by Steph Rodriguez
Celebrate with the “Clean Air and Healthy Lungs People” on Saturday, October 21 during its Breathe Centennial Gala at the Memorial Auditorium (1515 J St.) from 6 p.m. to 9 p.m. This black-tie optional event opens with a cocktail reception and silent auction followed by dinner and a special keynote speaker. Visit www.sacbreathe.org/gala for more information on donations and how to purchase tickets.
While Sacramento’s abundance of tall, green trees works as the city’s natural clean-air filters, Breathe California Sacramento Region, or Breathe, is the grassroots organization responsible for many of the city’s daily perks that play an essential role in the overall health of its residents and the environment. Breathe’s rich, 100-year history is studded with clean air and smoke-free advocacy and the nonprofit continues to champion for these areas and more so that everyone can breathe a little easier for years to come.
On Saturday, October 21 at the Memorial Auditorium, Breathe celebrates its countless achievements in clean air policies with its Breathe Centennial Gala. Special guests include Mayor Darrell Steinberg and Congresswoman Doris Matsui with proceeds going toward Breathe’s many programs, including its food waste recycling program, free asthma screenings, and its continued tobacco data collection efforts.
Breathe’s Chief Executive Officer, David L. Modisette, joined the team in 2017 and remains steadfast when it comes to the organization’s ability to adjust to the changes of the specific clean air and lung health issues of its time.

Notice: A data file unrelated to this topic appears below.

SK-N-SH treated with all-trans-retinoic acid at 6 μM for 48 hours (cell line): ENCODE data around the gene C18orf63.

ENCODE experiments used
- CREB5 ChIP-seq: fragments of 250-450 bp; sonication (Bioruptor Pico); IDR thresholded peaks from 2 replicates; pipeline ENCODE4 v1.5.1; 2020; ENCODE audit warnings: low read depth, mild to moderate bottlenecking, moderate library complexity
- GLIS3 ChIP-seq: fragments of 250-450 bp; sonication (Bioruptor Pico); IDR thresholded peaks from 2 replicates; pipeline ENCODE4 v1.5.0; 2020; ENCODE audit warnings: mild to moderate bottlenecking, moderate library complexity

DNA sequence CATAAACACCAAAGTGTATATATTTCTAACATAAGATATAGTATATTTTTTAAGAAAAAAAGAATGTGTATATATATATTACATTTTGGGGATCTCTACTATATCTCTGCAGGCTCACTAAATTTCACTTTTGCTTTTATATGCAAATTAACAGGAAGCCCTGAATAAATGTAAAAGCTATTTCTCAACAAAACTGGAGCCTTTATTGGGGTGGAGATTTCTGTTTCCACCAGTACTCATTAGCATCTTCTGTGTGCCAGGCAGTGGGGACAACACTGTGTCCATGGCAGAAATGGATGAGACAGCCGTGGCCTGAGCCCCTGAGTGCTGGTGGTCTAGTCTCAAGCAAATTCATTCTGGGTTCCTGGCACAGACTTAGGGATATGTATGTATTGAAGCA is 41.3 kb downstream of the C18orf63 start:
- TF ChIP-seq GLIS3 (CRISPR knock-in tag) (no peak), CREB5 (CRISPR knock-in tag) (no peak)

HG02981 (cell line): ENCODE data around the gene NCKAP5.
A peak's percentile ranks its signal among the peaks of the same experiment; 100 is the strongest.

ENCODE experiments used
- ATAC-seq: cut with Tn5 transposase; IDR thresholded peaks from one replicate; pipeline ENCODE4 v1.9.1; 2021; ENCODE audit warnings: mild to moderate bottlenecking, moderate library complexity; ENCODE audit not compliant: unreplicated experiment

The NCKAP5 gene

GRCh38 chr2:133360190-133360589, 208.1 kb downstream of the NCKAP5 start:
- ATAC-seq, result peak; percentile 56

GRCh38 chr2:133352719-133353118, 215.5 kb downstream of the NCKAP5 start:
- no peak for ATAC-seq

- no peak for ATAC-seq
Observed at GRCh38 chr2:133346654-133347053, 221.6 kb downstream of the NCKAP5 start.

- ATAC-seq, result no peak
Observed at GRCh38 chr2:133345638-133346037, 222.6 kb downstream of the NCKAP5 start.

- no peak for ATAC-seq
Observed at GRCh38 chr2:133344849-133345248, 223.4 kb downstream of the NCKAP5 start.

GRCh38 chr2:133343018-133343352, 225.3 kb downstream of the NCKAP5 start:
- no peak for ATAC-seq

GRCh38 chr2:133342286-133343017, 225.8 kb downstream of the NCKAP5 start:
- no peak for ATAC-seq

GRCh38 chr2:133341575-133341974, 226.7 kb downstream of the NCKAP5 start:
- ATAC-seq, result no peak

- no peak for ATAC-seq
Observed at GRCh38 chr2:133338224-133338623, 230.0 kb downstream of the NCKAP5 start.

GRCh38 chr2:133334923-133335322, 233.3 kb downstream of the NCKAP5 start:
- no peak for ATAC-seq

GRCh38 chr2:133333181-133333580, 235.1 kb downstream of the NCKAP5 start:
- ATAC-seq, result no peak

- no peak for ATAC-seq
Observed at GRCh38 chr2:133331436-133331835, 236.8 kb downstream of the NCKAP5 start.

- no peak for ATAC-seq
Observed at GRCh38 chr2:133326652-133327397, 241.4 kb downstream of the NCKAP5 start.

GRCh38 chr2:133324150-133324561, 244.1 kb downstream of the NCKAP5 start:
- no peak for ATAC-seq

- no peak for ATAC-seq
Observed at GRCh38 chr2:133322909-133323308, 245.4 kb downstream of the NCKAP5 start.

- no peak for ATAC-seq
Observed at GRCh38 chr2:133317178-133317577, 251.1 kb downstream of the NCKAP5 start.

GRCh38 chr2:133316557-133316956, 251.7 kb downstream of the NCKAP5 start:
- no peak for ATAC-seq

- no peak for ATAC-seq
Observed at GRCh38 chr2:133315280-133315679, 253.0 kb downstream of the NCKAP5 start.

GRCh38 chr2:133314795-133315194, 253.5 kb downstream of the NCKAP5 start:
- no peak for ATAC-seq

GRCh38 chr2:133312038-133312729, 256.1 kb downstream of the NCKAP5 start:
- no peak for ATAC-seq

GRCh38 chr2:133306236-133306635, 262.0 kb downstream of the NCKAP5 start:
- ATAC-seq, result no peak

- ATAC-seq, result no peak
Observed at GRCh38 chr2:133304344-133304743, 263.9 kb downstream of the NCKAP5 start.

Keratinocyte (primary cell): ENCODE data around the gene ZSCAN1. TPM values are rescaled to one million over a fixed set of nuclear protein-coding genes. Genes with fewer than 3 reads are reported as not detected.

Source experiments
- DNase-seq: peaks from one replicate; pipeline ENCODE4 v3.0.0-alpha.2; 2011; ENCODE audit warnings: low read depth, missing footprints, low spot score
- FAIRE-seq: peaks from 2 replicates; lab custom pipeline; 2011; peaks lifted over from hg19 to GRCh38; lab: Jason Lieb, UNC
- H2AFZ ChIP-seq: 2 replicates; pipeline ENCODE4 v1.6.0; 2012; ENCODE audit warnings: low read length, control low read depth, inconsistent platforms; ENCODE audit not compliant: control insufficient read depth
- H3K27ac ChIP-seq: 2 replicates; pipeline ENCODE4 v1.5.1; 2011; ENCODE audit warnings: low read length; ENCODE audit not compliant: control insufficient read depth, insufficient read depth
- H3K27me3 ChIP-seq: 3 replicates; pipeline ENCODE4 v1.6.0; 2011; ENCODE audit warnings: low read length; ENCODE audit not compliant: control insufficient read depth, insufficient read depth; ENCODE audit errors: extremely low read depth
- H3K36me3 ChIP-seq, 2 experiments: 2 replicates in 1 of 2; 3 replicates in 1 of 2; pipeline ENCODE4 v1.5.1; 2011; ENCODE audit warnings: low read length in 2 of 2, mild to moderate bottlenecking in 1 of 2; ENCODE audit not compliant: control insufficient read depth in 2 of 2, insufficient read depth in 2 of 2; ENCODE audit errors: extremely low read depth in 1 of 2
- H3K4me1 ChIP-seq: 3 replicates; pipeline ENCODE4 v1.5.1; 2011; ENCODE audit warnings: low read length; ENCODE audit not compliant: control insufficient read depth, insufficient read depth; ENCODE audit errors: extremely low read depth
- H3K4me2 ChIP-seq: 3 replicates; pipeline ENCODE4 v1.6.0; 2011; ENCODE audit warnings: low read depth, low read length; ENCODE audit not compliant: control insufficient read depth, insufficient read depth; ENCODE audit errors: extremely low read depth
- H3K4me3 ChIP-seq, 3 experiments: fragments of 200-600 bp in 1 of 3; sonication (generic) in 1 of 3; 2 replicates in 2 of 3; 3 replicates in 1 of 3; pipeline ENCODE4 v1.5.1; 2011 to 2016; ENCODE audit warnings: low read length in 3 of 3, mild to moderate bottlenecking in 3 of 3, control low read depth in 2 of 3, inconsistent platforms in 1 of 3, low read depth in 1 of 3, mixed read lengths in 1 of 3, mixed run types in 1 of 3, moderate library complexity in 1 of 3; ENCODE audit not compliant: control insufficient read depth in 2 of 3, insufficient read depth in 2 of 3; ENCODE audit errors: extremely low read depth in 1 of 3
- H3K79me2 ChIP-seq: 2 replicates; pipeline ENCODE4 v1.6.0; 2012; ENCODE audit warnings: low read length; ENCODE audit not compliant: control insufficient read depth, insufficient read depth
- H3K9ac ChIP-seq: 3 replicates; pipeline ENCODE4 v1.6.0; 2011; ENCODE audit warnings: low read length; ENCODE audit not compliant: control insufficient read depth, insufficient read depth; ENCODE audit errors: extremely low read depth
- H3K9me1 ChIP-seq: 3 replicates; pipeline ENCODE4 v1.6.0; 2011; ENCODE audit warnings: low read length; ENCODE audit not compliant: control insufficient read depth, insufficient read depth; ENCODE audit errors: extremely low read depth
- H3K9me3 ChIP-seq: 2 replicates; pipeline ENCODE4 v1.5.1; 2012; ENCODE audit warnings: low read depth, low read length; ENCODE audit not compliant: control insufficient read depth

“Our goal remains the same as it has always been: Healthy lungs and clean air for everyone who breathes,” Modisette says. “We are focused on cleaner air and healthier lungs today, tomorrow, and every day into the future.”
In its inception, Breathe was known as the Sacramento Society for the Prevention and Cure of Tuberculosis in 1917. Led by nurse Estella Edson, the goals of the organization a century ago included opening a free TB clinic, a well baby clinic, and a summer camp for undernourished children. In the following decades, all of these ambitions were realized starting with a TB clinic on O Street. Though Breathe began by working to control TB, these accomplishments helped pave the way for a wide range of efforts, including tackling other lung diseases, education about the risks of tobacco use, helping to create clean, renewable energy locally, and more.
Today, Breathe is one of the oldest and most active nonprofits in the region and serves 28 counties in Northern California. It offers free asthma screenings, started an organics recycling program that diverts public school food waste into clean, renewable energy, and Breathe also continues to champion for clean air education programs.
Co-chair of Breathe’s Clean Air Policy committee, Sue Teranishi, recalls Sacramento in the ’70s when pollution emitted from the region’s annual rice straw burnings would fill the air with smoke. Although the agricultural practice made it hard on resident’s lungs each fall, it was simply the norm back then. But Breathe worked with farmers, the state legislature and the California Air Resources Board to phase out all agricultural burning.
Teranishi, who started out as a volunteer in the ’80s, says when people hear Breathe’s name out and about she’d like them to naturally think, “Oh, the clean air people” because it’s succinct and it embodies the very essence of what Breathe stands for.
“Clean air is so basic and yet it’s such a huge issue to get your hands around,” Teranishi says. “So, it’s been great to be part of Breathe and having partners from different organizations that are all trying to do what we can whether it’s walk or bike and help more people to safely get around. I really like that we’ve created partnerships around the community that surround those goals.”